Heartfelt laments for Sir Stephen Cleobury

Tributes are being posted online for the recently retired director of music at Kings College Cambridge, who died on Friday at the age of 70.

Never outwardly an emotional man, Stephen concealed behind an unfailing politeness a deep sense of feeling for his fellow-humans. It was impossible to come away from him, in my experience, without renewed respect.

Here’s a sampling of the tributes:

The composer Judith Bingham: Is it too early for anecdotes about Stephen Cleobury? His super-preparedness: first rehearsal as chief conductor of the BBC Singers. He talks us through the piece we’re about to sing. I put my hand up. ‘Yes, Judith, it’s an A natural,’ he said, before I’d even asked the question. And he had guessed right. I shall miss him, miss hearing that much impersonated voice again. His behaviour over the last year or so has been extraordinarily brave, altruistic and dutiful, an example I won’t ever forget.

The conductor David Hill:

The composer Gabriel Jackson: He was a devoted custodian of the English choral tradition at its finest, a musician of rare integrity, a meticulous, conscientious interpreter and always a pleasure to work with. What he gave to music is without price.

Glen Dempsey, organist at King’s Ely: I’m sure everyone’s thoughts are with Emma and Stephen’s young family. It’s difficult to imagine that many people have given more dedicated service to church music and music generally. At King’s alone he must have seen through around 400 choristers, choral scholars and organ scholars, many of whom have gone on to carry the torch for choral music to hundreds of others themselves. I believe that during his first term at King’s he was concurrently DoM at Westminster Cathedral – in fact the more I’ve thought about it, the more it seems that he must have had twice the hours in a day compared to the rest of us! I think all his successors as organ scholars at St John’s have at least once thought about Stephen’s amazing organ-playing – I know for joint services I’ve thought, ‘I’d better make sure this is good, because it would have been perfect in the late 60s!’ Given his lifelong dedication to his work, it seems so unjust that he was unable to enjoy a well-deserved retirement. After a long period of ill health, he is at least now at peace.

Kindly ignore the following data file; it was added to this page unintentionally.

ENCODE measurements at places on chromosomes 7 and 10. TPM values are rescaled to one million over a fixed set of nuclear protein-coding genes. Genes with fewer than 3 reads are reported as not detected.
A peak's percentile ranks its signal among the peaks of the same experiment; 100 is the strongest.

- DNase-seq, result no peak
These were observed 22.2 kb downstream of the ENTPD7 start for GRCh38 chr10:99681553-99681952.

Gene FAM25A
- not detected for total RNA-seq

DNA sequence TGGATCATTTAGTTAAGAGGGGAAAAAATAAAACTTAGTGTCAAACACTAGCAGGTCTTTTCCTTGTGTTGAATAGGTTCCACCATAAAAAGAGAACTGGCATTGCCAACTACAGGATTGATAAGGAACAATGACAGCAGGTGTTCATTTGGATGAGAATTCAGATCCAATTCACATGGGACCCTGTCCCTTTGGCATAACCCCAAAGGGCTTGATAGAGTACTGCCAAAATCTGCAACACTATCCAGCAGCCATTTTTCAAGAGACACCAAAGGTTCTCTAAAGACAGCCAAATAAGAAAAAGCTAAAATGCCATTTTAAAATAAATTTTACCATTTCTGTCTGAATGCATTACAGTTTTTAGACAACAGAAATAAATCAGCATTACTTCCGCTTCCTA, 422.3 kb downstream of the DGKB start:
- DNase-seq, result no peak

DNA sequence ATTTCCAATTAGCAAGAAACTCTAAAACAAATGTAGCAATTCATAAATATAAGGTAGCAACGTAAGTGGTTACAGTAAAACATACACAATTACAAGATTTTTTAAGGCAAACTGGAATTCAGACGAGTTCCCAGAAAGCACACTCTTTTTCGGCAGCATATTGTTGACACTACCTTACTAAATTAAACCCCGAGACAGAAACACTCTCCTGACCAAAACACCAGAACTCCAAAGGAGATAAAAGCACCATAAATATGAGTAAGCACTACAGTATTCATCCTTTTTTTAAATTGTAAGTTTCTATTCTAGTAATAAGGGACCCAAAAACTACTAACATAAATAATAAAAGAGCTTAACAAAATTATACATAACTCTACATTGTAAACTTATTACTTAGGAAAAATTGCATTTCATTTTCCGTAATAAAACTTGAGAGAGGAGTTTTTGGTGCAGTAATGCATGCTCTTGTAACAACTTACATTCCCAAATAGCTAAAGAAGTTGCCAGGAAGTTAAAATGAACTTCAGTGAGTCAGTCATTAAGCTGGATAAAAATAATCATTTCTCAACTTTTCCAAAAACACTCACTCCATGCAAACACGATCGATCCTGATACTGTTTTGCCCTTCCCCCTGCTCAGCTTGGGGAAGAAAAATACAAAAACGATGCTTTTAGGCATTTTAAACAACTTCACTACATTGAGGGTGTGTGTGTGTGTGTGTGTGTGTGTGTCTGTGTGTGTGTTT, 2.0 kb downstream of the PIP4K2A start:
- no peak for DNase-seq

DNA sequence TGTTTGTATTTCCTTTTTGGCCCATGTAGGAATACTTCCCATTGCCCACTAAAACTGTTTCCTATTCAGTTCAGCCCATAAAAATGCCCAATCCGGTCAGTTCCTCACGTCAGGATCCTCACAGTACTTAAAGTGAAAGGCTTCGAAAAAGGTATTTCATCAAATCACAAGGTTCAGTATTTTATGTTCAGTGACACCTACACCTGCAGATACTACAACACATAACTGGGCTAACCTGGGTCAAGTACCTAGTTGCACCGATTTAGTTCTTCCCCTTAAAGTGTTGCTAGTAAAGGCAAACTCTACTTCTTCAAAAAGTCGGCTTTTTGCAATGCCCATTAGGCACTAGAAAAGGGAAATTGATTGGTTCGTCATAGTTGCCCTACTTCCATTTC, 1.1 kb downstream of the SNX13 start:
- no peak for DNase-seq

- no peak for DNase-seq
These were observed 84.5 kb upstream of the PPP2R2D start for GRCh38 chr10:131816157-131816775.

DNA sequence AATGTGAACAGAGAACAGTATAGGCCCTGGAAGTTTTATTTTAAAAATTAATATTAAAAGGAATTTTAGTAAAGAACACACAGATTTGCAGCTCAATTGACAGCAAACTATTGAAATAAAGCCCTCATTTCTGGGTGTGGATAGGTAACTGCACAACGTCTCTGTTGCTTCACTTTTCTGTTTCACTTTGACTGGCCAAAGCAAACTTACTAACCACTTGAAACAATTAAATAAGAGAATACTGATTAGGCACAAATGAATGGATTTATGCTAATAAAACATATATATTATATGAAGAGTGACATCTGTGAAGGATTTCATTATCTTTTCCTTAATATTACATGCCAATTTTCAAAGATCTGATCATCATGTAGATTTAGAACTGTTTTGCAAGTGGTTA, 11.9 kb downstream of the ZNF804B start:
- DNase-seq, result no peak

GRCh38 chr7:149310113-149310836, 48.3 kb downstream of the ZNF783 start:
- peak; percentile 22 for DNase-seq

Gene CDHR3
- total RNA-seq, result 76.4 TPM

Anastasia Micklethwaite‎: Stephen you were such a generous man and a wonderful musician. It was a pleasure to be conducted by you, back in my student days and to be able to square the circle and bring many of my own pupils to hear King’s College choir sing in Cambridge and sit in on rehearsals and services. Thank you Stephen for your kindness of heart and for all that you gave us. Requiem in Pace

The pianist Richard Gowers:

Alex Eadon: Not unexpected, but very sad news nevertheless. I owe this man an incredible amount. Rest in peace, Sir Stephen.

Bring us, O Lord God, at our last awakening into the house and gate of heav’n: to enter into that gate and dwell in that house, where there shall be no darkness nor dazzling, but one equal light; no noise nor silence, but one equal music; no fears nor hopes, but one equal possession; no ends nor beginnings, but one equal eternity; in the habitation of thy glory and dominion, world without end. Amen.

 

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  • Mark Wakelam says:

    I never had the privilege of meeting him but his legacy is truly a great one.Requiescat in pace.

  • Peter Britton says:

    Chorus angelorum te suscipiat

  • Colin Dunn says:

    How unnecessary on the one hand, and ignorant on the other.

  • Jon H says:

    All I can say is best of luck to Daniel Hyde, on Christmas Eve especially. Big shoes to fill, but then – you’ve seen how it’s done from the organ bench at King’s.

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